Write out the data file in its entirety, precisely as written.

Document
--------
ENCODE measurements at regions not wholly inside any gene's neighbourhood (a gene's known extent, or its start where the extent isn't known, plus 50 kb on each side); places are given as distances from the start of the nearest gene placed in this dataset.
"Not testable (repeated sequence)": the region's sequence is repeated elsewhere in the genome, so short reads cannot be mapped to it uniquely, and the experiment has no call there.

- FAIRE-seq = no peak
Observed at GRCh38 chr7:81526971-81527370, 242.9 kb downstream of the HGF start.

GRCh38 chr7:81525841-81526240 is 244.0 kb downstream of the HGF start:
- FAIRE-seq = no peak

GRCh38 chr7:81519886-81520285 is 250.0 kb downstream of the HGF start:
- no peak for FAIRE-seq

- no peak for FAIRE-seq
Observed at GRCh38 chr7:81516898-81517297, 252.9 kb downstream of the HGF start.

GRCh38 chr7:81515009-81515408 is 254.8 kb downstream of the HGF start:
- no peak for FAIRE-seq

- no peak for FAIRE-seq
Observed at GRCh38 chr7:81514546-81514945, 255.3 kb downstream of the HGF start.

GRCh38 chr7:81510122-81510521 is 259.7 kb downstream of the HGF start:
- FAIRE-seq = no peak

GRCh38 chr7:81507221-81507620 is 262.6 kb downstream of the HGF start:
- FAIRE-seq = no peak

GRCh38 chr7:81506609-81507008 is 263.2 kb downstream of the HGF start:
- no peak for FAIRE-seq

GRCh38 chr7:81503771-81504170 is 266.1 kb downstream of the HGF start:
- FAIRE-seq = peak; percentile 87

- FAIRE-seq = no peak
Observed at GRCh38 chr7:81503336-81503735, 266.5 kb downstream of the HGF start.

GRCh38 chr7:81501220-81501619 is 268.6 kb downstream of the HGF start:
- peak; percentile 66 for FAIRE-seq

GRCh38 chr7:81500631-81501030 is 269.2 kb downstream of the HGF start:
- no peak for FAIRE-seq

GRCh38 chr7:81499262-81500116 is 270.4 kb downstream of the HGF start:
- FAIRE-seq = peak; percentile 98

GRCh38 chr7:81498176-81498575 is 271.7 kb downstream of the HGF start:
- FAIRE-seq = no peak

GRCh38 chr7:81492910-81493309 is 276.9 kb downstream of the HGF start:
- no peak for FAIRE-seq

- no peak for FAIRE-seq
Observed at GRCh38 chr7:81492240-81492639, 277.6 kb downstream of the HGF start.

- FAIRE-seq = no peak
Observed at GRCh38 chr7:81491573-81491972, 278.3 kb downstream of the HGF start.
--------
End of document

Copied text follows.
ENCODE measurements at regions not wholly inside any gene's neighbourhood (a gene's known extent, or its start where the extent isn't known, plus 50 kb on each side); places are given as distances from the start of the nearest gene placed in this dataset.
"Not testable (repeated sequence)": the region's sequence is repeated elsewhere in the genome, so short reads cannot be mapped to it uniquely, and the experiment has no call there.

- FAIRE-seq = no peak
Observed at GRCh38 chr7:81526971-81527370, 242.9 kb downstream of the HGF start.

GRCh38 chr7:81525841-81526240 is 244.0 kb downstream of the HGF start:
- FAIRE-seq = no peak

GRCh38 chr7:81519886-81520285 is 250.0 kb downstream of the HGF start:
- no peak for FAIRE-seq

- no peak for FAIRE-seq
Observed at GRCh38 chr7:81516898-81517297, 252.9 kb downstream of the HGF start.

GRCh38 chr7:81515009-81515408 is 254.8 kb downstream of the HGF start:
- no peak for FAIRE-seq

- no peak for FAIRE-seq
Observed at GRCh38 chr7:81514546-81514945, 255.3 kb downstream of the HGF start.

GRCh38 chr7:81510122-81510521 is 259.7 kb downstream of the HGF start:
- FAIRE-seq = no peak

GRCh38 chr7:81507221-81507620 is 262.6 kb downstream of the HGF start:
- FAIRE-seq = no peak

GRCh38 chr7:81506609-81507008 is 263.2 kb downstream of the HGF start:
- no peak for FAIRE-seq

GRCh38 chr7:81503771-81504170 is 266.1 kb downstream of the HGF start:
- FAIRE-seq = peak; percentile 87

- FAIRE-seq = no peak
Observed at GRCh38 chr7:81503336-81503735, 266.5 kb downstream of the HGF start.

GRCh38 chr7:81501220-81501619 is 268.6 kb downstream of the HGF start:
- peak; percentile 66 for FAIRE-seq

GRCh38 chr7:81500631-81501030 is 269.2 kb downstream of the HGF start:
- no peak for FAIRE-seq

GRCh38 chr7:81499262-81500116 is 270.4 kb downstream of the HGF start:
- FAIRE-seq = peak; percentile 98

GRCh38 chr7:81498176-81498575 is 271.7 kb downstream of the HGF start:
- FAIRE-seq = no peak

GRCh38 chr7:81492910-81493309 is 276.9 kb downstream of the HGF start:
- no peak for FAIRE-seq

- no peak for FAIRE-seq
Observed at GRCh38 chr7:81492240-81492639, 277.6 kb downstream of the HGF start.

- FAIRE-seq = no peak
Observed at GRCh38 chr7:81491573-81491972, 278.3 kb downstream of the HGF start.